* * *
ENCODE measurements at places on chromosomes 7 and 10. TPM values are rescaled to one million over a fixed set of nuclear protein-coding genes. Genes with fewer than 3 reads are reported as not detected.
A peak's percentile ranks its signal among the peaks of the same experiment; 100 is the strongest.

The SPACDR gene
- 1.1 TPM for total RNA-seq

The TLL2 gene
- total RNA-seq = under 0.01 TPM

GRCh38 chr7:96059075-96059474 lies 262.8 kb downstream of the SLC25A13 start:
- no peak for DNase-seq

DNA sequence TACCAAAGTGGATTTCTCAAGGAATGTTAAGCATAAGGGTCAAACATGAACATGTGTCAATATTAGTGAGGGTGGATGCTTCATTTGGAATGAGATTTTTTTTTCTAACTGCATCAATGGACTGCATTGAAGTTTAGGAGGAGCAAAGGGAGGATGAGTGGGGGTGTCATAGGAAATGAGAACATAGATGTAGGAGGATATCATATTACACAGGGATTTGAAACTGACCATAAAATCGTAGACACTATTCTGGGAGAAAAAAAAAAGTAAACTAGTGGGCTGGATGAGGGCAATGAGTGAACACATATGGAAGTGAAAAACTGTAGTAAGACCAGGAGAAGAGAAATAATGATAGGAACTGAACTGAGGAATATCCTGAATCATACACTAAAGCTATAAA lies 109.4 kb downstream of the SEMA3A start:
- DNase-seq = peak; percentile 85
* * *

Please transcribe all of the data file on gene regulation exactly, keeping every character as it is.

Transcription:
ENCODE measurements at places on chromosomes 7 and 10. TPM values are rescaled to one million over a fixed set of nuclear protein-coding genes. Genes with fewer than 3 reads are reported as not detected.
A peak's percentile ranks its signal among the peaks of the same experiment; 100 is the strongest.

The SPACDR gene
- 1.1 TPM for total RNA-seq

The TLL2 gene
- total RNA-seq = under 0.01 TPM

GRCh38 chr7:96059075-96059474 lies 262.8 kb downstream of the SLC25A13 start:
- no peak for DNase-seq

DNA sequence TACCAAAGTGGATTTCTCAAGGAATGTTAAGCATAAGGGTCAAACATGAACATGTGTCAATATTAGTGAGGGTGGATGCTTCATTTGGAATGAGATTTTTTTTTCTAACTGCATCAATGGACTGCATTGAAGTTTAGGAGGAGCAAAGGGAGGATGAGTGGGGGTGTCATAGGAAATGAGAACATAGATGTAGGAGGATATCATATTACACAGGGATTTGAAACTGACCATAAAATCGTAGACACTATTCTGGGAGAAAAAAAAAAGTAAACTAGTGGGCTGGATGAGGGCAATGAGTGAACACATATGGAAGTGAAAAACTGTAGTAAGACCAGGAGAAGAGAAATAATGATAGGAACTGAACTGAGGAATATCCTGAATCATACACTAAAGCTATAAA lies 109.4 kb downstream of the SEMA3A start:
- DNase-seq = peak; percentile 85